L.A. County to pay $7.5 million in childbirth malpractice case


Los Angeles County will pay $7.5 million to the formerly homeless mother of a child born at L.A. County-USC Medical Center who said that negligence by medical staff resulted in brain damage to her baby.

The case was filed on behalf of 1½-year-old Micah Welch by his mother, Dyrene Loftis, 25, who alleged that because of poor medical care, she suffered a ruptured uterus that caused a lack of oxygen to the child during his delivery.

The settlement was approved by Los Angeles Superior Court on Oct. 30 and finalized by the county’s Board of Supervisors Tuesday by a unanimous vote. County spokesman David Sommers said it is the largest medical malpractice settlement the county has approved in at least the past eight years.


Loftis was 39 weeks pregnant and living at Union Rescue Mission, a homeless shelter in downtown Los Angeles, with her two older children -- now two and three years old. In April 2012, she was rushed to County-USC by ambulance with severe abdominal pains, said her attorney, Bruce Fagel.

After 14 hours in the labor and delivery unit, Loftis was discharged and sent back to the homeless shelter without being seen by an obstetrician, he said. She returned to the hospital less than 12 hours later with a ruptured uterus and delivered her baby via an emergency c-section.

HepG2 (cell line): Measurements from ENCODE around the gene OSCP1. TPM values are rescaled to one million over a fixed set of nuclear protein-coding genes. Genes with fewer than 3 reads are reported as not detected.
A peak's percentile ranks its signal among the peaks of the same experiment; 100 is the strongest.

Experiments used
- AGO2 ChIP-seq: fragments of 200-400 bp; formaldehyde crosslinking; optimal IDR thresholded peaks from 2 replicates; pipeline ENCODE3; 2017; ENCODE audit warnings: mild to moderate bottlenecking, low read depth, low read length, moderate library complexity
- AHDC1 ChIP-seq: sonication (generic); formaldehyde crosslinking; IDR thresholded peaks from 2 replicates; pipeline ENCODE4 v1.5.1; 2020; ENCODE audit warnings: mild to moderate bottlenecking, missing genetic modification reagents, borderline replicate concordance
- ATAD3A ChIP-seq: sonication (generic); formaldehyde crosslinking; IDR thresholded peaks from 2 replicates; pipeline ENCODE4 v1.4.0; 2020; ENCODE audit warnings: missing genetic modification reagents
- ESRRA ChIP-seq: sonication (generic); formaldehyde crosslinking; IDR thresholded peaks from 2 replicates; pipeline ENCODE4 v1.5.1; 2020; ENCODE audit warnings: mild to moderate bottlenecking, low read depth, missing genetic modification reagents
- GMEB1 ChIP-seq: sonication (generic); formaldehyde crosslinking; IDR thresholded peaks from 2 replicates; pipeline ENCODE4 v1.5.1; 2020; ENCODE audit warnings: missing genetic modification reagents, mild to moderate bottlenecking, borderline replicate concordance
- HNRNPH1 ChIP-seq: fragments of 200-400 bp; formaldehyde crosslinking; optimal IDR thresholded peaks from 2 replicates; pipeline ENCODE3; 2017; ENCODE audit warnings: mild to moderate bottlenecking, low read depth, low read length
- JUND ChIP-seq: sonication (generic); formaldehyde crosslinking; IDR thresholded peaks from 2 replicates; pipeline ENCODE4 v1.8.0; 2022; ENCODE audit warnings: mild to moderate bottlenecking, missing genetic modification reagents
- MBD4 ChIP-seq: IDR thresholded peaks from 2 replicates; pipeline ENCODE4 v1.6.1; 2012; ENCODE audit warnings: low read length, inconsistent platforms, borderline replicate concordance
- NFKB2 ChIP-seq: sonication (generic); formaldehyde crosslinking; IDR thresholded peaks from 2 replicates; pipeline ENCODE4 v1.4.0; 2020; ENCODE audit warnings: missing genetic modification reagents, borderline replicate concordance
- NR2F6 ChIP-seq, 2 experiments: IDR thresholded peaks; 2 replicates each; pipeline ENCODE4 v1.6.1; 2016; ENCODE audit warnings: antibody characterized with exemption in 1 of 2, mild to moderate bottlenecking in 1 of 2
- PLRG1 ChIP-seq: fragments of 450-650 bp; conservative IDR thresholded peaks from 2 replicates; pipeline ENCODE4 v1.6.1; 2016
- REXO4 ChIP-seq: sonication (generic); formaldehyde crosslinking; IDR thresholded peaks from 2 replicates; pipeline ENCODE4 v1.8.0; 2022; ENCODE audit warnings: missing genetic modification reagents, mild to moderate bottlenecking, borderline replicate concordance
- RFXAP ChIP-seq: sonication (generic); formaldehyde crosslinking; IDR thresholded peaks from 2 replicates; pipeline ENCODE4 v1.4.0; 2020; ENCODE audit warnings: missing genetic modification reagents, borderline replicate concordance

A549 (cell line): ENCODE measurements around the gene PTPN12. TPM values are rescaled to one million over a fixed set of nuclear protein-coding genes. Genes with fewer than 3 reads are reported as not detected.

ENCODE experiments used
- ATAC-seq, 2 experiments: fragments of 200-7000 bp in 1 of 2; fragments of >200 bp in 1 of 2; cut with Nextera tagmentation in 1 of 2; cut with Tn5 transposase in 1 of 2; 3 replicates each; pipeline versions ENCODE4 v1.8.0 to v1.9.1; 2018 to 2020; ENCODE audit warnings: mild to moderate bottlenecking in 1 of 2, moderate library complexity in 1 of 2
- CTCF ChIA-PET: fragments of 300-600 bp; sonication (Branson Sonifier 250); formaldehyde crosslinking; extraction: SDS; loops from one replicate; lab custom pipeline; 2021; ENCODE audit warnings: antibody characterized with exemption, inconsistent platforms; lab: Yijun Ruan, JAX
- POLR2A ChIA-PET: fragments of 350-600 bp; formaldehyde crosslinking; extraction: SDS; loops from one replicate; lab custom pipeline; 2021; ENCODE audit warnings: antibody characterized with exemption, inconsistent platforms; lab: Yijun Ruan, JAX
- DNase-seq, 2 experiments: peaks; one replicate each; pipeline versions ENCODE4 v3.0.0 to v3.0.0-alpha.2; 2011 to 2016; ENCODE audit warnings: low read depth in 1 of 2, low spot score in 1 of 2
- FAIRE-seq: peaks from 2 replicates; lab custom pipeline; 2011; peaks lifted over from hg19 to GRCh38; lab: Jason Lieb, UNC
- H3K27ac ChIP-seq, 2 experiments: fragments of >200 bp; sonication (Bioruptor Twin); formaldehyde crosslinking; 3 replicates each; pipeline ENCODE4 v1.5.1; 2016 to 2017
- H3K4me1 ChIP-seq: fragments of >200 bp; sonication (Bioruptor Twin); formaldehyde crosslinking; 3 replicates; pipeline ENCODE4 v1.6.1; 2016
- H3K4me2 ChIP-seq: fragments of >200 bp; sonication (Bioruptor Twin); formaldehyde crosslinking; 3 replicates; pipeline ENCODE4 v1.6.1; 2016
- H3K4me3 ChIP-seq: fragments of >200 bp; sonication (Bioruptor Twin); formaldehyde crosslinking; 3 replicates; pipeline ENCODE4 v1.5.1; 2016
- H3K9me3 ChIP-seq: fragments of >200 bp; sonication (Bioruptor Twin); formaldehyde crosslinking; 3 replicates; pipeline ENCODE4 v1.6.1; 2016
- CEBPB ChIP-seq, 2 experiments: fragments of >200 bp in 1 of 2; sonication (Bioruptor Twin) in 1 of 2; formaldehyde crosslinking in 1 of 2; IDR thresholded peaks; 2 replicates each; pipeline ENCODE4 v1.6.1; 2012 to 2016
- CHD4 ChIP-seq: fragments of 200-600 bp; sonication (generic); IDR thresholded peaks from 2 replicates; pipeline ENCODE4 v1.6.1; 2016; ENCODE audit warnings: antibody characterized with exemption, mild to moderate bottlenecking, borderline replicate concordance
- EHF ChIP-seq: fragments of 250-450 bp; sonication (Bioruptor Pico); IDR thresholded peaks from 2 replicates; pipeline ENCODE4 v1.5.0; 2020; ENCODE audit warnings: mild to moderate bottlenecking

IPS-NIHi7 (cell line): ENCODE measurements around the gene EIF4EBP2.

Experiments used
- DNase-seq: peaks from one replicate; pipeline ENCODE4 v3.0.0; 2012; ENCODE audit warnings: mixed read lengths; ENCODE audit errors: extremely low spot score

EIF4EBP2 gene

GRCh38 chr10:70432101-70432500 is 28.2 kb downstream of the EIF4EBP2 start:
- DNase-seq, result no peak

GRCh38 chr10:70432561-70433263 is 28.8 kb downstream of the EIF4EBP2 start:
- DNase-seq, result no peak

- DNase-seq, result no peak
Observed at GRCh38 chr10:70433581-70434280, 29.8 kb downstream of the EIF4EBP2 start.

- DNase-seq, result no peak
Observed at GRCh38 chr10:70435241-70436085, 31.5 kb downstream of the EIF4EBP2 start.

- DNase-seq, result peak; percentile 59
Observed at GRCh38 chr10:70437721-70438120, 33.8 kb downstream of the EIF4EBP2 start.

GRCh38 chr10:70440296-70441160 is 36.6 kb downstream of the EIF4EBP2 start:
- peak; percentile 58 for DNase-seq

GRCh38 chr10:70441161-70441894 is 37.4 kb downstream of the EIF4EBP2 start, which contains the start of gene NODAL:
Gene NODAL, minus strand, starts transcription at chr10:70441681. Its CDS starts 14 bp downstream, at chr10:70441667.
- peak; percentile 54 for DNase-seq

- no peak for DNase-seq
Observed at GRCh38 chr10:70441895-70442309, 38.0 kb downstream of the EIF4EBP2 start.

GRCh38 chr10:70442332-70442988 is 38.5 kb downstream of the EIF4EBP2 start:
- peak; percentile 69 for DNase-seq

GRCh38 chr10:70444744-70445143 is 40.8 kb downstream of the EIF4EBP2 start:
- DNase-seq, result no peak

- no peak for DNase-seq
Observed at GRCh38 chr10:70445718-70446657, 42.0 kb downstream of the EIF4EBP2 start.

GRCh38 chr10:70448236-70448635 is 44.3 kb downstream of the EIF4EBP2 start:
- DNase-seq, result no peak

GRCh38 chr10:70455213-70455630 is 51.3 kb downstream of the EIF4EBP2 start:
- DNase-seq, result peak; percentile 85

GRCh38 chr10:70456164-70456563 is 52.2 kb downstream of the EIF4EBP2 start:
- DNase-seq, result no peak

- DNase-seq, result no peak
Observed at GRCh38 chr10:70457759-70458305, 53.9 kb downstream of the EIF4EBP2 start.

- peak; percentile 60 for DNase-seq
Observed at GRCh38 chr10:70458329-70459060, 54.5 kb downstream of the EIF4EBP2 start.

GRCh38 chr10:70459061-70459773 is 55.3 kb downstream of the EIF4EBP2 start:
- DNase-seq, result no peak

Assistant county counsel Sharon Reichman said she could not comment on the specific allegations in the suit, but defended the work of the county’s health services department.

“I think that department does outstanding work, and to my knowledge, I have yet to see them ever purposely get rid of a patient,” she said. “They really do an exemplary job of helping [homeless] patients, to the point of admitting them if they need a place to stay.”

Micah has severe brain damage and requires assistance to breath and eat. He is at a long-term care facility in Sun Valley. Loftis -- who has since moved into a rent-subsidized apartment -- makes a two-hour bus ride to visit him several times a week.

The settlement will go to purchase an annuity to pay for Micah’s future medical care and enable Loftis to buy a house where Micah can stay with the family.

“That’s the most important thing to me right now, just getting him home,” Loftis said in a telephone interview. The settlement, she said, “will help me take care of my baby, but I’m really not happy with the whole situation.”


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